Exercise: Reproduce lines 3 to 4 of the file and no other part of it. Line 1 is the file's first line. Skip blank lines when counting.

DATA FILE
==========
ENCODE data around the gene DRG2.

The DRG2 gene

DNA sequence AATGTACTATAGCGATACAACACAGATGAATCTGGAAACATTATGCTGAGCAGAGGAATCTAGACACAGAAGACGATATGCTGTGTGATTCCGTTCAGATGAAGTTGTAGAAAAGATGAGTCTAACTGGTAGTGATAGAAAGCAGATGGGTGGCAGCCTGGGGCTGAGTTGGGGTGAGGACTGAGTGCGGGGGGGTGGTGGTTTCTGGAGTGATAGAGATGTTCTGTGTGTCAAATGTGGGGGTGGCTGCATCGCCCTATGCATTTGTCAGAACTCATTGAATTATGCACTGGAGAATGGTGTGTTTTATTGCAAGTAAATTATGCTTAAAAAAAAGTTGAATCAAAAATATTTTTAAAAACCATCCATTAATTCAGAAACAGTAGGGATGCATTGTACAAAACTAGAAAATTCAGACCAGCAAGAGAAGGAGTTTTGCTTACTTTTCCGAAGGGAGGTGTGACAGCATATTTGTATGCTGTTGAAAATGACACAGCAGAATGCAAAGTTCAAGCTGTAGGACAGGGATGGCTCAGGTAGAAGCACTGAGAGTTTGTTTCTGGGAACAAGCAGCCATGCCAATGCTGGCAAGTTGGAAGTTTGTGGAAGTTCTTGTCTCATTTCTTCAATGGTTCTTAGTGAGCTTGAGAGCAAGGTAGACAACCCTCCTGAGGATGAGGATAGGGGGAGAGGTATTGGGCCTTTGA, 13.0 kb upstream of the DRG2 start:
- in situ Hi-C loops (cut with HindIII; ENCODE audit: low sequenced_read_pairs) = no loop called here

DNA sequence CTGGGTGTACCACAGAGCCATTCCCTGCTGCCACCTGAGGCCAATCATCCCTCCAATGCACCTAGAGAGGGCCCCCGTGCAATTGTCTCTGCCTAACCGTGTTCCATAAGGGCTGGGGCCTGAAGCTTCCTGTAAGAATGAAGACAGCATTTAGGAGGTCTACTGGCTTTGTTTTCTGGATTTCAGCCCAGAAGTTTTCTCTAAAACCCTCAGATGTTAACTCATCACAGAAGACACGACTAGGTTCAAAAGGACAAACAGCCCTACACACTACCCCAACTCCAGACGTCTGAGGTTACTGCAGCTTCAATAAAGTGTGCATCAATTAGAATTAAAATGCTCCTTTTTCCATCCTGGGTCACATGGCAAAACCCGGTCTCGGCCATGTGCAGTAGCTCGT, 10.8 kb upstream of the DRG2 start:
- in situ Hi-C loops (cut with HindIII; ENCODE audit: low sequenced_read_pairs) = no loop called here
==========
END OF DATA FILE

DNA sequence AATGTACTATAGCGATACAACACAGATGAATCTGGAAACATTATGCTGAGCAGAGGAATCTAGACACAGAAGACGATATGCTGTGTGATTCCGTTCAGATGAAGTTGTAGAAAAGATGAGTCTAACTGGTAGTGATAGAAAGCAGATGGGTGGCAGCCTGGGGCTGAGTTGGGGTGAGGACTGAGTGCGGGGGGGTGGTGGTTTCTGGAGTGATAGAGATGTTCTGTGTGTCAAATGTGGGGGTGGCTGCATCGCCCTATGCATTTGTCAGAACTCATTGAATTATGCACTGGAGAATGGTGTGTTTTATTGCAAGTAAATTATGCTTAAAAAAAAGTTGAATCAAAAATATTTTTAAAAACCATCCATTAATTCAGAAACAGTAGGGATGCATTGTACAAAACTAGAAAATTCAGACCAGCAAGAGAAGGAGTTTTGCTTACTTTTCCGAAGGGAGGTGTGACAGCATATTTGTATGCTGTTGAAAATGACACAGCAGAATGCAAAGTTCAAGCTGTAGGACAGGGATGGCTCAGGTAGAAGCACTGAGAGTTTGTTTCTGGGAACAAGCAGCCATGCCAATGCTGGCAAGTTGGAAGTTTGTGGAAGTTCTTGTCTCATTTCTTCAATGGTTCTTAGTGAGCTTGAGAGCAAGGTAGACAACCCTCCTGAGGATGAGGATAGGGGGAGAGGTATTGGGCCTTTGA, 13.0 kb upstream of the DRG2 start:
- in situ Hi-C loops (cut with HindIII; ENCODE audit: low sequenced_read_pairs) = no loop called here